The first guitar I ever received was in 1964.
It was Christmas and I was five years old.
It was one of those Roy Rogers guitars made out of some unknown kind of wood with shitty nylon strings.
It came with a rope strap as well which gave me some pretty serious neck burns after wearing the guitar for more than 5 minutes and trying to act like Elvis Presley.
The guitar itself didn’t last very long though because supposedly they don’t like being stepped on or dropped.
I ended up doing one or the other. Ooops.
I destroyed the thing.
I‘m thinking it must have sounded like crap even though I didn‘t even play guitar back then.
It was six or seven years later that a song on the radio would ultimately change my pre-pubescent musical life.
I can remember the first time I heard, Vincent, by Don McLean and how I heard every single note he played on his guitar.
I was going to teach myself how to play that song no matter how hard I tried.
Problem was, I had no guitar.
The internet now has webpages of the actual tablature. Click here.
But Sears & Roebucks sold guitars at the time (a scary proposition, knowing what I know now) and had one for 30 bucks, and I loved everything about it . . . well, from what I could see in the catalog anyway.
It looked just like the guitar that McLean actually played (in my mind) though it wasn’t even close.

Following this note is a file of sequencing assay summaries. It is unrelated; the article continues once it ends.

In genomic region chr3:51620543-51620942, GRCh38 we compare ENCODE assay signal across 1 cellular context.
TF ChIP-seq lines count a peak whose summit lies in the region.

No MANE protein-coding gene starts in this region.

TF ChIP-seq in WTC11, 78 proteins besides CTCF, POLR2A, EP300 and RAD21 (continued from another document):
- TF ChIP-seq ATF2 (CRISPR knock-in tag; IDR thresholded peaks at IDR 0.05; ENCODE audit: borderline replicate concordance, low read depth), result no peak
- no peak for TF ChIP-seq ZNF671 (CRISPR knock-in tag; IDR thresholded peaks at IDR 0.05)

Sometimes if you wish hard enough the universe co-operates.
And co-operate it did.
New England was covered in 8″ of snow the very next morning and I had no school.
I put on my snow boots, grabbed a shovel and entered the working world of shoveling driveways.
Jesus Krispies, it was hard work.
Shoveling driveways didn’t pay too well either, maybe four or five bucks per.
Looking back on it, I should have made more, for cripes sake.
Maybe the neighbors were just cheap bastards, I don’t know.
I shoveled all morning and went home at noon to eat lunch before heading back out for the afternoon.
By the time the sun was dripping into the lavender and salmon horizon, I trudged back home, physically and mentally beat.
It felt like I’d shoveled 500 driveways when in reality I probably shoveled 6.
I sat in the dining room and counted my money.
“27 bucks?” I muttered.
I hung my head in disgust and sheer exhaustion.
My shoulders hurt.
And my feet were wet.
I hate wet feet.
“That’s great, Michael! How much is the guitar?” My mother asked.
“Thirty, I’m almost there,” I said, still pissed.
A few days later she took me to Sears & Roebucks and paid the balance I couldn’t afford.
The one thing I’ll always remember about my mother was her uncanny understanding of my intense love for music.
Little did she know she’d lit a fire that still glows, though not as brightly as when I was 13, but it’s still there burning inside me.
Her lasting gift to me, perhaps.
If you’re curious, I did learn Vincent, note by blessed note and can still play it to this day.
I went through two 45′s to learn it but it’s amazing how much it taught my ears.
Maybe it’s not so ironic why the starry, starry night sky reminds me so much of my mother.
And sorry about the mishap with my Roy Rogers guitar, Mom.
I really didn’t mean to do it . . .
*On a more personal note, while writing this story, I was trying hard to think of what brand the guitar was and as I listened to my Ipod Nano (thanks, M) ‘Harmony’ by Elton John came on.
The guitar I got was a ‘Harmony’.
Roy Rogers is riding tonight . . .